Like most professionals of advancing years, I get fairly inundated with offers of newsletters from financial advisors and stock pickers. One of them is Stephen Leeb’s The Cash Cow. Into my email box yesterday dropped the latest Cash Cow bulletin, headlined “Buffett’s Big Bet,” and it is wildly enthusiastic about the almost $10 billion purchase of business jets by Warren Buffett’s NetJets, announced on Monday.
This is a big thumbs up from someone who also predicts (and I quote), “The World Is Collapsing—But now there’s a simple way to dodge the damage” and “The Free Ride Is Over—The dollar will soon be devalued and replaced—China has called for the creation of a new currency to replace the dollar as the world’s standard.”
Assuming that Buffett’s hand is firmly on the NetJets tiller, Leeb sees the buy as perhaps the finest example ever of Buffett the contrarian pulling the trigger: “Warren Buffett has proved over several decades that he is one of the most successful contrarians of all time. He knows instinctively that things are cheaper when no one wants them than when they’re in high demand (a simple concept unfortunately lost on many investors) and that getting a low valuation in a cyclical company is like a gift from above for those patient enough to see the cycle shift through to the other side. He’s done it with all manner of businesses—railroads, beverages, banks, etc. And now he’s doing it with business jets.”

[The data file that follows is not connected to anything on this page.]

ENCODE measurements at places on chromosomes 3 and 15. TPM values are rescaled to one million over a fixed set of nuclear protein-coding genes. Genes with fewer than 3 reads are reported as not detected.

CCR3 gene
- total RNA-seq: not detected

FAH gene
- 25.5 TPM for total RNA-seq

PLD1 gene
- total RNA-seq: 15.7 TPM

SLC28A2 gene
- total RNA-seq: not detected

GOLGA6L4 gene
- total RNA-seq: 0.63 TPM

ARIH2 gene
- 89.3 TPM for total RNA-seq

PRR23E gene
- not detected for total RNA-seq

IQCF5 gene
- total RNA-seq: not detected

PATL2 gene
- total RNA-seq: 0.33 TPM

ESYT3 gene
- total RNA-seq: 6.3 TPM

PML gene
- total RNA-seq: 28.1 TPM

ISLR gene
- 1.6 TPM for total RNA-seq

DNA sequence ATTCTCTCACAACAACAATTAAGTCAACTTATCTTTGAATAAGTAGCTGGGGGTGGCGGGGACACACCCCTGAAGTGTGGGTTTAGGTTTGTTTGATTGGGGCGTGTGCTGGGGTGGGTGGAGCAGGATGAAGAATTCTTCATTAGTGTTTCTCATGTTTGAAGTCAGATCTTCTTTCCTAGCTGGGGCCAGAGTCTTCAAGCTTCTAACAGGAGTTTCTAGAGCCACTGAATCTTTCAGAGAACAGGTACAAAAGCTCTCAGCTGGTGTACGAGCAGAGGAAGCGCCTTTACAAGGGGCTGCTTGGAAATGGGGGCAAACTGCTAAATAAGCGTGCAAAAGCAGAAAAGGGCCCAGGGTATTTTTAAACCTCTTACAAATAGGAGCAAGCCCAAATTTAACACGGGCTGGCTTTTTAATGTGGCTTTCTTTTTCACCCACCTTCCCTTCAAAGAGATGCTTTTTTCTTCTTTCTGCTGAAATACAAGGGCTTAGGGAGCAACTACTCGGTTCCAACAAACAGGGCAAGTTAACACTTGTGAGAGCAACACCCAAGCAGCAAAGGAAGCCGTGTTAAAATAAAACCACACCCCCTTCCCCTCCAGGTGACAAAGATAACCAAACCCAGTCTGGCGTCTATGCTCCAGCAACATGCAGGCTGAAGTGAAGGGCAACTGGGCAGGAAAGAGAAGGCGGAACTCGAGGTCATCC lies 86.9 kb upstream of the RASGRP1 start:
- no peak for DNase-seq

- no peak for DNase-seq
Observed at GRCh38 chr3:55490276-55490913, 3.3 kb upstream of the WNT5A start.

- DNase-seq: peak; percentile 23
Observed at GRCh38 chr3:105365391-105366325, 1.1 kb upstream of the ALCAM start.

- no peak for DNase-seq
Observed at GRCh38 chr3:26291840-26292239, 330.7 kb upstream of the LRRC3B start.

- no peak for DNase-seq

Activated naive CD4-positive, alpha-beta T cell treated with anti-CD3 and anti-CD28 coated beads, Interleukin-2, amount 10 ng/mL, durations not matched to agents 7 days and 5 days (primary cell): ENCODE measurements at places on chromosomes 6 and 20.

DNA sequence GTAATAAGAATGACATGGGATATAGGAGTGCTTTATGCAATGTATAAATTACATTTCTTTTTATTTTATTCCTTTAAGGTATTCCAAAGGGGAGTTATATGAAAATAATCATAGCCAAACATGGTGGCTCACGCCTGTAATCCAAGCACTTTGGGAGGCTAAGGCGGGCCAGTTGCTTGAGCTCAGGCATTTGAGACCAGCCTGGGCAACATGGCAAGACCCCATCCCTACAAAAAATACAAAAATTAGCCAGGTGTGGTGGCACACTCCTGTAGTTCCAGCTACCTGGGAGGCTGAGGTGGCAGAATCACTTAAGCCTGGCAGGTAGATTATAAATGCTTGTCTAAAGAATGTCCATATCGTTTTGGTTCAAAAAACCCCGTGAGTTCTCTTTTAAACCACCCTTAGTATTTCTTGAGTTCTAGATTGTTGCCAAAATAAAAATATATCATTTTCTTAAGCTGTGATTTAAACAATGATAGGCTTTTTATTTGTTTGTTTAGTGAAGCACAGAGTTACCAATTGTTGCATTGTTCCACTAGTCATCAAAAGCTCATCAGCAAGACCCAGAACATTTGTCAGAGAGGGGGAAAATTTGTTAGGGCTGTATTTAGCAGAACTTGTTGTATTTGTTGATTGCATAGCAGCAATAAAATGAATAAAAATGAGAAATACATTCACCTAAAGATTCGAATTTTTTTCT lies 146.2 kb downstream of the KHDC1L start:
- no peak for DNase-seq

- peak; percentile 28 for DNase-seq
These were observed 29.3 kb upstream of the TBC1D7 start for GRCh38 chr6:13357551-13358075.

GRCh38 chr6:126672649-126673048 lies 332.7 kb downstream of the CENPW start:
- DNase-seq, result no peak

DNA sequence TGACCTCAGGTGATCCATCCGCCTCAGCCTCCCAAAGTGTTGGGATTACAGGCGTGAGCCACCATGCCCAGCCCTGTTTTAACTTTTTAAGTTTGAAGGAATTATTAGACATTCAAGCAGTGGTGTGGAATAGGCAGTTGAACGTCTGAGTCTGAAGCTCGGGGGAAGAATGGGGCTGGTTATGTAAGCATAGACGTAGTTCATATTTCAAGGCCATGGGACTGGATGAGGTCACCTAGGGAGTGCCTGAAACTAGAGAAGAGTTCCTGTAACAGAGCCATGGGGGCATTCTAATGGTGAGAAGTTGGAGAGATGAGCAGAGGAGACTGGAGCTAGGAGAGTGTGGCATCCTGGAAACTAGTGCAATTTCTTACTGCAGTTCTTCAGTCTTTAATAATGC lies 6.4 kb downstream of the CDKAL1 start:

Leeb surmises that given the slump in private aviation, NetJets is “undoubtedly paying significantly lower than list,” adding that “if ever there was an example of smart money anticipating a turn in a cycle far ahead of the conventional wisdom, this is it… All in all, within five years we think Wall Street will view this deal as one of the shrewdest Buffett has ever done.
“The key thing about this particular contrarian play is that Buffett is not betting on fat cats in the U.S.& Europe flying in those jets, although they are certainly important to NetJets’ business. Instead, Buffett understands the perfect confluence of events taking shape here: a severe recession in developed markets—where the jets are made—has driven prices in the corporate aviation market into the cellar. At the same time, emerging markets, where the jets are being used, are creating new members of the 0.1% at an astounding pace.”
So there’s a snapshot from outside our industry of what we inside the industry see as a welcome vote of confidence in battered business aviation’s future and a shot in the arm with a jumbo syringe for two OEMs—Bombardier and Cessna. Those of us in the industry are also wondering what trade-in pain Bombardier and Cessna will have to endure as the cost of sealing the deals. NetJets chairman and CEO Jordan Hansell declined to elaborate when asked by AIN’s Chad Trautvetter during the Monday-evening press conference.
At the NBAA regional forum at Teterboro last week, I floated Leeb’s concerns about a growing global effort to dethrone the dollar to an experienced business-jet broker who has spent his long career dealing internationally in U.S. dollars. His response: “When the global language is Chinese, only then will I be worried.”